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Angostura last won the day on July 7 2010

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  1. It makes a lot more sense to combine the water works site w/ another retail or mixed-use building across Nicholson, rather than the catty-corner site on the NW corner of 20th and Nicholson, since a lot of the parking for the restaurants/retail on the waterworks site would have had to go on the companion site. Best case scenario is that the Chase branch is a GFR tenant of a residential building on that site, not a standalone building. Other potential use would be another medical/professional building.
  2. Setbacks alone aren't as big a problem as setbacks PLUS parking minimums, but they're still a problem. Think of a walkable area in this city or any other that has 25 feet of space between the sidewalks and the buildings. There aren't many. There are some areas where the zoning code lets the builder trade setbacks for height, but even then, the podium tends to come right up to the building line. If you have minimum setbacks, AND don't allow parking in them, then you've effectively reduced the value of the land (since a good portion of it can't be built on). Reduced land value leads to reduced density, which means less walkability.
  3. Most likely outcome is a few-hundred units of MF residential, but maybe we'll get some retail, too.
  4. There's also a strong bias in favor of doing nothing, especially in the case of family-owned properties. As long as the status quo is financially tenable, there's a fair amount of emotional inertia to overcome before these properties move.
  5. At least someone at CoH now realizes that setbacks and parking minimums have ruined the streetscape of the city. Let's hope they do something about it.
  6. Carrying costs are one part of the equation; opportunity cost is the other. It's not inconceivable that they could sell a location on 19th and buy 3 others in less expensive parts of the city. However, in close proximity to these two, there's a relatively new Goodwill on 20th, the Value Village on 23rd, and any number of "antique" shops that aren't too far removed from the same business model. I suspect there's value to both customer and proprietor in this kind of clustering, and wouldn't expect these stores to go away anytime soon.
  7. So... There are for sale signs up for the areas currently occupied by the Chase drive-thru and associated 2-story building (essentially the entire block bounded by 19th, Lawrence, 20th and Nicholson, except for the two properties at 527 and 527 w 19th) as well as the Chase parking lot on the south side of 19th. There is also a for-sale sign up for the former Water Works tract, though NOT for the empty tract at the NW corner of Nicholson and 20th. My guess is that, rather than develop the two catty-corner sites they acquired at auction from CoH, Alliance will develop JUST the empty site, and try to sell the site with the water works buildings to be co-developed with the Chase site.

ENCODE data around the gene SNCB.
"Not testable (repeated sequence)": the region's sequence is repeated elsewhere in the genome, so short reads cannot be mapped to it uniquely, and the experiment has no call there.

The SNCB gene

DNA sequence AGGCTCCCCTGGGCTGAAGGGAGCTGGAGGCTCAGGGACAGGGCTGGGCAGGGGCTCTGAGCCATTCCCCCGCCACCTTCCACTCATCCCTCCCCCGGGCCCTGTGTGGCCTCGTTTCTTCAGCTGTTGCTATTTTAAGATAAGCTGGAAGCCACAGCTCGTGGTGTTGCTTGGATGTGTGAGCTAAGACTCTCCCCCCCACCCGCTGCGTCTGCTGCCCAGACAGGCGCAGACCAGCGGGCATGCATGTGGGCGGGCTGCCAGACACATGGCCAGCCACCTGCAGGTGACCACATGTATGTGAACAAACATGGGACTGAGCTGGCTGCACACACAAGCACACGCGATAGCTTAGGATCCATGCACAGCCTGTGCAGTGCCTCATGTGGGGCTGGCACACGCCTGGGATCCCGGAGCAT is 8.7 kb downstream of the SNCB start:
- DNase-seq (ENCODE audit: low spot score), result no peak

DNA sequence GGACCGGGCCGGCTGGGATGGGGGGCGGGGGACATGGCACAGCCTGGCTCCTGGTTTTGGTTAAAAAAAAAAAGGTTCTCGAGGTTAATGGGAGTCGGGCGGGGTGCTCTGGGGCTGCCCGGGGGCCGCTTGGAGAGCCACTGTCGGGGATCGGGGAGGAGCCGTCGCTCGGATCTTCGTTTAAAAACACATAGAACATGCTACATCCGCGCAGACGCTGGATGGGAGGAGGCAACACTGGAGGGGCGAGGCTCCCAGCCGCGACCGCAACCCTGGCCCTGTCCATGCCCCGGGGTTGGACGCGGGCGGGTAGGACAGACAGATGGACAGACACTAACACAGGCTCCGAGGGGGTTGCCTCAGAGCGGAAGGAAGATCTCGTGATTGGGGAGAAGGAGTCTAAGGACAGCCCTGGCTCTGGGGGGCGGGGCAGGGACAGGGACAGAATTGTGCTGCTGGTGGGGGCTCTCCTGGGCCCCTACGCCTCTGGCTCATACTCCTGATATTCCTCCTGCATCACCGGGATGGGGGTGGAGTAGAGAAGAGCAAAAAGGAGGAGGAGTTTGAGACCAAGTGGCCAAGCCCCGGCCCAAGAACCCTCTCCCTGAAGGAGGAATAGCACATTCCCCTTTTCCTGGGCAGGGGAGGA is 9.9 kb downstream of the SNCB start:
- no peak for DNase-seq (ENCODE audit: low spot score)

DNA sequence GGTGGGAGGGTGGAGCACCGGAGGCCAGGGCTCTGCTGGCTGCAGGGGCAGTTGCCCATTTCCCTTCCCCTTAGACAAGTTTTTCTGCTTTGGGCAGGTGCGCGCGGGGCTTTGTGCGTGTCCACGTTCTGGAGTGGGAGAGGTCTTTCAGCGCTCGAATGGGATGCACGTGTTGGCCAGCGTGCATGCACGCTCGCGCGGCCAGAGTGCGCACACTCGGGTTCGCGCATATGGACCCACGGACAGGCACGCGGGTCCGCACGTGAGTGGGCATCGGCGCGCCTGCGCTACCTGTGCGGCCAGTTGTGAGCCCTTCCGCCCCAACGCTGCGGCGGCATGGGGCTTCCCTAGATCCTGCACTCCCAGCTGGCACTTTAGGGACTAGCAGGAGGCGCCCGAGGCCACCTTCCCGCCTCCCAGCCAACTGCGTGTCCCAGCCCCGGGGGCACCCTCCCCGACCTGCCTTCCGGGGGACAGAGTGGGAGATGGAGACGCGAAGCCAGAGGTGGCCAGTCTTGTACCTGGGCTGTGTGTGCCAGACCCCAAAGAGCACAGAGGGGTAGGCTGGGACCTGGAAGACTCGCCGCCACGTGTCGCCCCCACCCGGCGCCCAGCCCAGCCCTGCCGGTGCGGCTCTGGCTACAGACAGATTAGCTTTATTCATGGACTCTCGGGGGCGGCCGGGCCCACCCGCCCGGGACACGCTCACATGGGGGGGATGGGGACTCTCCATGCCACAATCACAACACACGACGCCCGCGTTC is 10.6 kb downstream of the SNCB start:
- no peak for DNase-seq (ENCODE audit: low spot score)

8. They basically want to be the Shake Shack of chicken sandwiches. Very ambitious, and I wish them good luck.
  9. Same owners as the dentist's office/retail center on the other half of the block.
  10. Fourth Ward? The 4th used to span the west half of what we now call Downtown and Midtown (Main was the boundary), and all of what we now call Montrose. But I think that part of the city that's south of Buffalo Bayou, outside the Pierce elevated, too far north to really be called midtown, and too far east to really be called Montrose, can accurately be called the Fourth Ward. Just like the Sixth Ward covered all the way out to Camp Logan and Cottage Grove, we now generally understand the OSW to mean that area along Washington between the bayou and the rail line, from downtown to, say, Studemont.
  11. Didn't get close enough to GRB to say, but Bayou and Bottle (in the Four Seasons) was doing very brisk business (at $8 for draft beer and $16 for cocktails). Reservations at Brasserie du Parc could be had pretty easily. It was almost-but-not-completely full on Saturday night, but since it's around the back of OPP, and you couldn't get there without going past security, I don't think they got many walk-ins. Restaurants and bars along Main St were doing good business in the early evening, and probably picked up as the night wore on. We snagged the last two seats at Tongue-Cut Sparrow around 5:30, and they had a wait list from then on (which is not bad for a bar with no signage that had been open less than a week).
  12. Construction underway.
  13. Yeah, that's the same sign. The old sign said "Fried Chicken" on the lower left, and "Chirps" (and some other text) on the upper right.
  14. I'd read that, but I'd guess that Canard was probably at least breaking even on its own, considering it only really occupied ~1500-1800 s.f. of the space. Add in another $8-10k per month in lease cost for the FC part of the space, plus the fact that the parent company has zero cash reserves, and there's no way Canard could stay open. That said, given how co-mingled the two spaces and operations were (they shared the same walk-in and prep area as well as bathrooms), it's not clear how well the parent company knew the true profitability of each concept. Additionally, it seemed like a lot of the customers in Canard were either coming from or heading to FC (or maybe a lot of the customers in FC were either coming from or heading to Canard). Ultimately I think a concept like Canard could be successful on its own, but we may never get a chance to find out.
  15. Not surprising. If they could carry the lease for the whole space, Canard would (probably) still be open pending a new concept for the FC side of the space.